Indies forced to break bad news on duty


Independent merchants are being forced to justify big price increases on their wines to customers as the August duty hike comes into effect.

Retailers are finding that consumers, and even some trade customers, have either forgotten that the increase was coming, or else were unaware of it in the first place.

Although the headline duty increase is 44p, many wines will see prices jump far higher than that as suppliers also apply inflationary increases.

Hannah Wilkins of Vineyards in Sherborne, Dorset, says: “I was looking at prices and I saw a wine that I’m now buying for the same price that I was selling it for five years ago.

“I look back at what the duty was in 1998, as opposed to what it is now, and I’m absolutely appalled by it.

“The winemakers aren’t making any more money. That’s all I care about, because we’ve got to look after the people that are making the stuff.”

Dean Pritchard of Gwin Llyn Wines in Gwynedd says wine merchants “have just become tax collectors for the government”.

He adds: “It’s going to be hard enough for retailers – we’re just passing on the cost. But I feel for the restaurateurs with the utility bills and everything else … this is the last thing they need.

“Honestly, I don’t think anyone who brought this out has got any clue about what they’re doing. Wine is the most popular drink, and brings in most tax. The government would be raising more money in the next 12 months if they had left duty on wine alone.”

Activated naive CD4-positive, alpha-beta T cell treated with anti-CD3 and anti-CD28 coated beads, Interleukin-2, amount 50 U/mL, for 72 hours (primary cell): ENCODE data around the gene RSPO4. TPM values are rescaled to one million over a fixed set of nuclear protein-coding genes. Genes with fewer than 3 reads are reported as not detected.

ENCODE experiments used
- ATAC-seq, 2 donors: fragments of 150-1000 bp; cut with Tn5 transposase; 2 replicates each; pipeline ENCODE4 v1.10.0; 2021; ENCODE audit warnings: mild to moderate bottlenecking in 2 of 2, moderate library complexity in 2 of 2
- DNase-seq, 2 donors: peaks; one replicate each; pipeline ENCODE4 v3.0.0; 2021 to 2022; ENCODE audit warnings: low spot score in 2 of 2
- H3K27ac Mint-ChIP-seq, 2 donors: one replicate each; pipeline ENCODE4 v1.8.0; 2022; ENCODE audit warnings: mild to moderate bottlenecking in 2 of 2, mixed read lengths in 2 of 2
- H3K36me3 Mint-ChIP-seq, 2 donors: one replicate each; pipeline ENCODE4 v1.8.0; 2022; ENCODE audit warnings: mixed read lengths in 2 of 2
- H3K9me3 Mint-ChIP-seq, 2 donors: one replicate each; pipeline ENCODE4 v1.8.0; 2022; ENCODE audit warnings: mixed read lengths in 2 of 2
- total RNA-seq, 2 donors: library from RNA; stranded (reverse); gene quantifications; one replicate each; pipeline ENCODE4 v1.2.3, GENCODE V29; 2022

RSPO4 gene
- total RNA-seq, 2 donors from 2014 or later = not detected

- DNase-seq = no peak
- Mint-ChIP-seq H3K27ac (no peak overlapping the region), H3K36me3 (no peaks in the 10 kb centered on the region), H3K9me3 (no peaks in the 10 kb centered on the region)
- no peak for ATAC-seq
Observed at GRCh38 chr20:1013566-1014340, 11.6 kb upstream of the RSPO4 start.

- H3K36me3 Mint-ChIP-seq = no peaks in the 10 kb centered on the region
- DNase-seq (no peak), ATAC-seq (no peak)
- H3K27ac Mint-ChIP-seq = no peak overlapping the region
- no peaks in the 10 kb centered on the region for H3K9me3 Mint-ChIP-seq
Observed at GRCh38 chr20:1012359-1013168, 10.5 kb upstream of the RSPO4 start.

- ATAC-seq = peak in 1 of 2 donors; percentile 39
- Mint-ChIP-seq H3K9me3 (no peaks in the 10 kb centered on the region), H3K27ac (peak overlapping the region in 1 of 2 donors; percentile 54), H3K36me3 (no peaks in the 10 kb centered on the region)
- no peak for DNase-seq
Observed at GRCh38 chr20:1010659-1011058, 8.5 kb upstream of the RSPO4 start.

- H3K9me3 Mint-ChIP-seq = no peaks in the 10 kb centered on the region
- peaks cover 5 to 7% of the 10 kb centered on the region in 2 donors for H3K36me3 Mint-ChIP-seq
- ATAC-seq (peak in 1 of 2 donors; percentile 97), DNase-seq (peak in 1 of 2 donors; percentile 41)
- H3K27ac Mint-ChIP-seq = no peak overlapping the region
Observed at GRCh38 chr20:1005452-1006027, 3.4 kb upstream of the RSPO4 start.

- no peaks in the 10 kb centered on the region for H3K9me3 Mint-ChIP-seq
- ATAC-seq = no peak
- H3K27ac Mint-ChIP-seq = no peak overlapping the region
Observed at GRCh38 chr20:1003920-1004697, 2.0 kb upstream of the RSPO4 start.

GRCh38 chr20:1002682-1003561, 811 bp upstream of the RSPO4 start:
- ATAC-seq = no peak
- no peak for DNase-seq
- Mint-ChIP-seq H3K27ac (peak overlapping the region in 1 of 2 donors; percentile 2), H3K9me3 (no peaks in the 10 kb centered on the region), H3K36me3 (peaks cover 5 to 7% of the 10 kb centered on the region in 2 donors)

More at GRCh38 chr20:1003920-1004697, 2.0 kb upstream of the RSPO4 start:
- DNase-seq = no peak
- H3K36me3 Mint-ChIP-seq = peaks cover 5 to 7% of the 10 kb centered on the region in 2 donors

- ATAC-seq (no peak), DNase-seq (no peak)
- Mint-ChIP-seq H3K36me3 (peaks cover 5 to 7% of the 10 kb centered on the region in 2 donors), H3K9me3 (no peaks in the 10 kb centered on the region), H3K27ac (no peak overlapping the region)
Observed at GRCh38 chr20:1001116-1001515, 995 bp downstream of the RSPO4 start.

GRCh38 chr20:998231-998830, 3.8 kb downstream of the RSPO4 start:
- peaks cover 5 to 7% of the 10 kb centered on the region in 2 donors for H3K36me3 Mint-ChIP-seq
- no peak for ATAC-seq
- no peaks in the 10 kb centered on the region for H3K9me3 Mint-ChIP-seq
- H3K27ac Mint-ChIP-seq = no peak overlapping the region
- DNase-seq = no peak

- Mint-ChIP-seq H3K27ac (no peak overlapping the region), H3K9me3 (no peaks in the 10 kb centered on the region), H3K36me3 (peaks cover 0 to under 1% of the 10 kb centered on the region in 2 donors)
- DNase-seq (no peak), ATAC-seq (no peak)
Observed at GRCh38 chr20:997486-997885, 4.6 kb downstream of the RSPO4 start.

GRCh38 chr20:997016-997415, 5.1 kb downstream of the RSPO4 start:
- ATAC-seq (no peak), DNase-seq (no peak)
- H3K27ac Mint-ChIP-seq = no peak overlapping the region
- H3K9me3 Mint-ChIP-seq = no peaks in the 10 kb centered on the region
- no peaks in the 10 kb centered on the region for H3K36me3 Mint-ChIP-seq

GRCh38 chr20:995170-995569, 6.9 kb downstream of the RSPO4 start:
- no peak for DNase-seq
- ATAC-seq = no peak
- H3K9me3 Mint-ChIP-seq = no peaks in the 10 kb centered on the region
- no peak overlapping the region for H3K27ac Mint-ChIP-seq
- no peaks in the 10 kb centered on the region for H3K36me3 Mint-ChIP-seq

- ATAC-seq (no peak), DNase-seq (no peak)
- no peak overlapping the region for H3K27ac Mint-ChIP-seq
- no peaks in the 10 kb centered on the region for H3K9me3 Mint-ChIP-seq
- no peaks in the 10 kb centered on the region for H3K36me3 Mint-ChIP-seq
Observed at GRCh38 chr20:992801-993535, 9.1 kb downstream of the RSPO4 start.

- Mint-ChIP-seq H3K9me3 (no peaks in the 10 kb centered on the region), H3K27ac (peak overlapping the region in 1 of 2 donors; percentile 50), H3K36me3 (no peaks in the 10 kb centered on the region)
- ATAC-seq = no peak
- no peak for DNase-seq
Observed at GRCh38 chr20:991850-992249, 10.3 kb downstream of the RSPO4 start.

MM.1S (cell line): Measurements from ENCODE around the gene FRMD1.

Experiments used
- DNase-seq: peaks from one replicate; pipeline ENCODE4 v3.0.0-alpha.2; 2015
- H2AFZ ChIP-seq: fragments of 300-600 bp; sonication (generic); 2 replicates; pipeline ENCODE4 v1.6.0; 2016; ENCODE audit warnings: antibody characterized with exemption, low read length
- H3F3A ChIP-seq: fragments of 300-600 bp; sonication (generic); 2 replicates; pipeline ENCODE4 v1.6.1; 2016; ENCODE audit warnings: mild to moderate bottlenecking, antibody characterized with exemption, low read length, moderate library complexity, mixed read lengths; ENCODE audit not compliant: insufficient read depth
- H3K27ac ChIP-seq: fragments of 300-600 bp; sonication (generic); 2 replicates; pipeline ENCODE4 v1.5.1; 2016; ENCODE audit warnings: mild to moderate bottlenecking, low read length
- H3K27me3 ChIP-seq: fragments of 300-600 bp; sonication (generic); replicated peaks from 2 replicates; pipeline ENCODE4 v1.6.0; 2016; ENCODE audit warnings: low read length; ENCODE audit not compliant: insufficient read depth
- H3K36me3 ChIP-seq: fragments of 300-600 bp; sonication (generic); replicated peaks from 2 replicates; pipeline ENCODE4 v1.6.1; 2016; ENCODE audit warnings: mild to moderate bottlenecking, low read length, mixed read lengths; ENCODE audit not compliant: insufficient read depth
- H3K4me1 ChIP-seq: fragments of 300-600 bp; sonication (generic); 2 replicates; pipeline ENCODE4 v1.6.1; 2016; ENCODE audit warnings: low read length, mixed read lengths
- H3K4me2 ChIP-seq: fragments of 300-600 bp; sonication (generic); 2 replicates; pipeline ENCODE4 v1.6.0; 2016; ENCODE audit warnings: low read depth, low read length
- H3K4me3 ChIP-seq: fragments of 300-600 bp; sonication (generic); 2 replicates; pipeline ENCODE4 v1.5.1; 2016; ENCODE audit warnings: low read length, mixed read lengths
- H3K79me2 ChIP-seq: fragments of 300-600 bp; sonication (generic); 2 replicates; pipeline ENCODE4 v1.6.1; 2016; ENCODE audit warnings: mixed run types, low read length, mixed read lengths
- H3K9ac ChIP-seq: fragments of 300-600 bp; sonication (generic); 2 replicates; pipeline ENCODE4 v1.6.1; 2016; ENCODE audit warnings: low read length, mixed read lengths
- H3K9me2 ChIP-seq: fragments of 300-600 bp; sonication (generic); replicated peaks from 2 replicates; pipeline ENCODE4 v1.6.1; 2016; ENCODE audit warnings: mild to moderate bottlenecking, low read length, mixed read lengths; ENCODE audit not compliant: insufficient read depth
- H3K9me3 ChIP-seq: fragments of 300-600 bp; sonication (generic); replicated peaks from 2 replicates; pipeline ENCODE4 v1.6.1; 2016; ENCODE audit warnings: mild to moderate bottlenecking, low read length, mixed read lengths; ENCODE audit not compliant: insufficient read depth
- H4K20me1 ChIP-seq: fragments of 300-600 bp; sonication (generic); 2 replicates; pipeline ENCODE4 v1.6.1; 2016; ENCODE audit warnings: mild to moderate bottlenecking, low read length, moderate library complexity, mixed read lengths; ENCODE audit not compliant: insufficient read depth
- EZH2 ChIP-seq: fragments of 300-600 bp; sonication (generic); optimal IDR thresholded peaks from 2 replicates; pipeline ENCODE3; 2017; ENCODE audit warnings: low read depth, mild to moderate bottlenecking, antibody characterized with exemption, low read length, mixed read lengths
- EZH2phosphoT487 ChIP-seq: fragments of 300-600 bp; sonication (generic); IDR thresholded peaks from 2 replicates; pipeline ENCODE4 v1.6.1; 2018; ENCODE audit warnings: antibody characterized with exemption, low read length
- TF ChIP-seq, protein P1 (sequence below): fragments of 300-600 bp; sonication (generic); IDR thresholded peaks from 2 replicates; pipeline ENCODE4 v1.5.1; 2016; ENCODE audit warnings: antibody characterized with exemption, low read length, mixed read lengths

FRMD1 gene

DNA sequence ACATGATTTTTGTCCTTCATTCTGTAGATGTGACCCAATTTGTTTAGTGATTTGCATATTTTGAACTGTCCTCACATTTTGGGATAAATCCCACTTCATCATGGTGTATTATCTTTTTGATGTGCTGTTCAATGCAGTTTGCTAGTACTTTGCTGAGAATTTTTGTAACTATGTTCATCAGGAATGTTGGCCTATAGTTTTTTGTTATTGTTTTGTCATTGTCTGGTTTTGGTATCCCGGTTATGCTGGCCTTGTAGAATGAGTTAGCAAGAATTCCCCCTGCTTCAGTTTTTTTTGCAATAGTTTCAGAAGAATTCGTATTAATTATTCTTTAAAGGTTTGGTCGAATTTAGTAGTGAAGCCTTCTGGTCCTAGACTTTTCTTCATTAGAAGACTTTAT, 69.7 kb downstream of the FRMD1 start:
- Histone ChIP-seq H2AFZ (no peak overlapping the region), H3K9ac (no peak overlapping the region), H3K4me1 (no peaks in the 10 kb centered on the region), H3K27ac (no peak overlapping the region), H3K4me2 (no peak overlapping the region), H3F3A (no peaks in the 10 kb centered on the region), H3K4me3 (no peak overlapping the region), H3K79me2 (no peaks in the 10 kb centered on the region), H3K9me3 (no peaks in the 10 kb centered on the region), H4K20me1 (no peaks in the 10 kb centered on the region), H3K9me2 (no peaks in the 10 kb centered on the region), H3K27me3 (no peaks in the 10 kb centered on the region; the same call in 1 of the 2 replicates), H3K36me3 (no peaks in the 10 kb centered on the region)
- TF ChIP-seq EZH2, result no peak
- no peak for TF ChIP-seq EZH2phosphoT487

Some suppliers have been issuing graphics that help merchants explain to their customers how different categories have been affected by the duty hike. Still wine has typically gone up by 44p a bottle, sherry by 97p and port by £1.30. Sparkling wine at 11% abv is down 51p and at 12% abv by 19p.

Wilkins argues that the reductions on sparkling wine are not necessarily as welcome as the government has portrayed them to be.

“It’s an absolute smokescreen,” she says. “Actually, it’s more headache work, because you have to go back to the producer to find out what the percentage is going to be on their next batch, then work out whether duty’s going to be added or whether we’re having 19p taken off of it. Equally, if the producer hasn’t increased their prices in the past year, then they might want to add 25p on the bottle too for their costs.

“I’d hate to be a producer right now. Long term I think it’s going to make the wine trade in the UK less appealing for producers. If I was making sherry or port I wouldn’t be interested in the UK market.”

Pritchard says: “It’s quite amazing, because we’re mentioning it to customers and they had no idea that duty has been increased and about the repercussions that’s going to have.

“As we get deliveries from next month with the new price increase, we will just have to pass it on.

“We’ve only got a few trade customers and I was letting them know months ago, but they’ve not been stocking up, to be honest. As we’ve had the new prices from our importers, I’m readjusting our prices. It’s not exactly what the hospitality industry needs in August.”

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